Want to be Healthier? Say Thanks!   Leave a comment

shutterstock_100186745A special day for thanksgiving hasn’t really caught on in Australia yet, although other parts of the world celebrate it around this time of year. However, it may be time to consider its inclusion as part of a preventative approach to health care, because gratitude is so good for you.

In his inspiring book, Thanks! How the New Science of Gratitude Can Make You Happier, psychologist Robert Emmons cites research that found saying “thank you” measurably increases our happiness and health. He refers to an earlier study published in 2003 in the Journal of Personality and Social Psychology that found that participants who kept weekly ‘gratitude journals’ felt better about their lives as a whole and were more optimistic about the coming week. They also reported fewer physical symptoms, and lower levels of depression and stress than people who are not grateful.

I’ve noticed that gratitude is often the catalyst that brings healing into my life, too. For instance, stress and anxiety have lessened when I’ve changed a resentful attitude to being thankful for someone’s creativity, intelligence or community-mindedness; or when I’ve stopped belittling myself and been grateful instead for my unique abilities.

To feel thankful, you must consciously stop the insistent negative whirring in your head, be still and replace that negativity. Hold thought steadfastly to the enduring, the good, and the true, and you will bring these into your experience proportionably to their occupancy of your thoughts, suggests spiritual thinker, Mary Baker Eddy in her primary work, Science and Health with Key to the Scriptures (p261).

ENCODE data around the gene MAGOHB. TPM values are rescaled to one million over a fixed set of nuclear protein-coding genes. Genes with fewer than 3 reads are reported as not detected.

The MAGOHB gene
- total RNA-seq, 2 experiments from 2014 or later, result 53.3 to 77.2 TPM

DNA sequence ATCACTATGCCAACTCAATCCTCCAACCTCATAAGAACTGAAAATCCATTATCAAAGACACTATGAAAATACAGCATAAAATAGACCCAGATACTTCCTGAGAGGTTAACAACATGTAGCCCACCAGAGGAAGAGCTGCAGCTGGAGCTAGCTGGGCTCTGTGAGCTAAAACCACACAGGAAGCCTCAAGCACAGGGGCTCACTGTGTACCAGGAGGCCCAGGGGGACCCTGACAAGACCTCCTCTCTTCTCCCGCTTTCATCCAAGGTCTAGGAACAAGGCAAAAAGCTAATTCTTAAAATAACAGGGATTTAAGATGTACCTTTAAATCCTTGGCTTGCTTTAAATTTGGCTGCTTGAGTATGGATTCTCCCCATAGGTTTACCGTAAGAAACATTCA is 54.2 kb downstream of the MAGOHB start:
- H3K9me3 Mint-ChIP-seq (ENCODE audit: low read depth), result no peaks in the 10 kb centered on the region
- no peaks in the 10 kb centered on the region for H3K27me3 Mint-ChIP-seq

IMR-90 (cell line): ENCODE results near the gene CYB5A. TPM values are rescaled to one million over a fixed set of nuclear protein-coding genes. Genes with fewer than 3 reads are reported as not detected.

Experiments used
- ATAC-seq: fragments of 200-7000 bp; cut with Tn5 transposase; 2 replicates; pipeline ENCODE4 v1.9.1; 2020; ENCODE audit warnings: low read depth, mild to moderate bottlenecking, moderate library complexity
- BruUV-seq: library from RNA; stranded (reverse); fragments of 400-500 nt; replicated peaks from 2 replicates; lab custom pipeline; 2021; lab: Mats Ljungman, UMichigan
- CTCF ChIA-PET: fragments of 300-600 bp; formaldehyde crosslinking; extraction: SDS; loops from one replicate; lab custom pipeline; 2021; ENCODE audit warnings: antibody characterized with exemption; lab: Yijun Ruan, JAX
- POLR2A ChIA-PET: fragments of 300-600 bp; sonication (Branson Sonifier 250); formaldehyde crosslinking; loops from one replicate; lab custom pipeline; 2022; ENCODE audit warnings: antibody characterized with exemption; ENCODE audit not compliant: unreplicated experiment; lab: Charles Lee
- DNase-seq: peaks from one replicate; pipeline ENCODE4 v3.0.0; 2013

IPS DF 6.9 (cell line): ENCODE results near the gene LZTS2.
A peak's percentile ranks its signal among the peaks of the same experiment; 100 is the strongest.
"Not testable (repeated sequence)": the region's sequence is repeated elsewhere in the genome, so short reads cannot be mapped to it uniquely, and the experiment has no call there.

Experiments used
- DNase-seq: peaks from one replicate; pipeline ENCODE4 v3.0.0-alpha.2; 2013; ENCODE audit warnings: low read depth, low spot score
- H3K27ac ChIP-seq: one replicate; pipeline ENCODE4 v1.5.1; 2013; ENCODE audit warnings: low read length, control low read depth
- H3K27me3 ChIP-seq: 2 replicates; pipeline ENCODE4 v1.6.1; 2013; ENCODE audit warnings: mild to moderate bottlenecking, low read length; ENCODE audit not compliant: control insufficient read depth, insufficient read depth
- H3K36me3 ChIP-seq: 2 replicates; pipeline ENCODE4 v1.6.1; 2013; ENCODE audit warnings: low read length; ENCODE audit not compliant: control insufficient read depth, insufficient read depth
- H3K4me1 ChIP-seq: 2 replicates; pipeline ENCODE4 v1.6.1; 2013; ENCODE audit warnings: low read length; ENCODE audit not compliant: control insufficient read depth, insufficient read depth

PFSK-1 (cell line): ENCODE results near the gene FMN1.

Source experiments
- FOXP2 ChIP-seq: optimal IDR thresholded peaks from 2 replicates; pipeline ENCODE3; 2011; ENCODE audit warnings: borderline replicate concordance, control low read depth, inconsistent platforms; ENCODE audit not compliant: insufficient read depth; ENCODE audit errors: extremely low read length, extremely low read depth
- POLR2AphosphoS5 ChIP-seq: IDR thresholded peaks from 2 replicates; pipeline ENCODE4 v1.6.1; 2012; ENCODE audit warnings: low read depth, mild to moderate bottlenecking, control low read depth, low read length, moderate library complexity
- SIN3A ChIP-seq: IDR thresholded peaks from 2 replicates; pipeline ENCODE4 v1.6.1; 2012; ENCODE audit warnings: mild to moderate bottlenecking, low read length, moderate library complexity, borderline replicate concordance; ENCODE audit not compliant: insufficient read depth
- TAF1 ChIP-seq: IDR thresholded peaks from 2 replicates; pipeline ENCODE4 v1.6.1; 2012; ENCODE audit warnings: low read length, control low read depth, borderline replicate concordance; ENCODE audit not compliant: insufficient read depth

Like many others, I can relate to the connection between a grateful heart and a healthy body. But for me it goes even deeper than that.

As a practitioner of Christian Science, I’ve found that gratitude is more than now-and-then positive thinking or a verbal expression of thanks. To make a difference, it needs to be shown in greater patience, humility and good deeds.

As such, it forms part of a preventative approach to healthcare and becomes a natural, foundational part of life, inextricably linked to consistent health.

Could it be that we have more control over our health than previously thought? And, if so, are there other qualities of thought besides gratitude that we could and perhaps should be cultivating?

This article was contributed by Kay Stroud of Queensland. Kay is a freelance writer and researcher on the connection between spirituality and health. Her blog can be read at: http://www.health4thinkers.com/ .

If you are in Canberra on Thursday 19 November join us at 6.00 pm (corner of Macquarie and Bligh Streets, Barton) for our annual Thanksgiving Service.  Everyone is welcome.

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